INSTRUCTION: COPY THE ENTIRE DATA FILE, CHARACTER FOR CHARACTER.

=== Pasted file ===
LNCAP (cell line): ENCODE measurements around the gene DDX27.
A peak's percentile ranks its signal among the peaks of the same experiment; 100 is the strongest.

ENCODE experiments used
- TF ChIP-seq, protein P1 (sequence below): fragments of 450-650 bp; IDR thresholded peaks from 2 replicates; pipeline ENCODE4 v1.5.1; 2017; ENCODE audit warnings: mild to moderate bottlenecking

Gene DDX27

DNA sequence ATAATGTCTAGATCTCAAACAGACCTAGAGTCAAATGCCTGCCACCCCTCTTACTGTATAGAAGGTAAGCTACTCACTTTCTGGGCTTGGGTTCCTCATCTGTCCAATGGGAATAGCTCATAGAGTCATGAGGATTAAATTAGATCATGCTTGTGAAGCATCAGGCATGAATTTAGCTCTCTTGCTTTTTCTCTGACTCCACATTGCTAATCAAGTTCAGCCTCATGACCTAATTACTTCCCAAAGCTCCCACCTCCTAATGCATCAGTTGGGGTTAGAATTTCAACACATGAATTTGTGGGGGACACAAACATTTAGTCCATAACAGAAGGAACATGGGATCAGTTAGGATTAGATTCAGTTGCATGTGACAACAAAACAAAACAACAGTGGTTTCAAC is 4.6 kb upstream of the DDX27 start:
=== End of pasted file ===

LNCAP (cell line): ENCODE measurements around the gene DDX27.
A peak's percentile ranks its signal among the peaks of the same experiment; 100 is the strongest.

ENCODE experiments used
- TF ChIP-seq, protein P1 (sequence below): fragments of 450-650 bp; IDR thresholded peaks from 2 replicates; pipeline ENCODE4 v1.5.1; 2017; ENCODE audit warnings: mild to moderate bottlenecking

Gene DDX27

DNA sequence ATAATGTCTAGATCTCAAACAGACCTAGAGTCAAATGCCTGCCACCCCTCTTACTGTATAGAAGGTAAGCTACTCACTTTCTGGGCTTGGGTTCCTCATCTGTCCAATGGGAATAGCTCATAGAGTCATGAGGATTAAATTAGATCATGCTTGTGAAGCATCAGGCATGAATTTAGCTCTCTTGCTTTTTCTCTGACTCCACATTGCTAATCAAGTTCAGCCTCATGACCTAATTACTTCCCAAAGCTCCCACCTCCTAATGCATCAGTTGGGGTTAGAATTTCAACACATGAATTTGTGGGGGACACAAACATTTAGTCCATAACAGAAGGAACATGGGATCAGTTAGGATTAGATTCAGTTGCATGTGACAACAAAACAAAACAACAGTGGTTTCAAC is 4.6 kb upstream of the DDX27 start: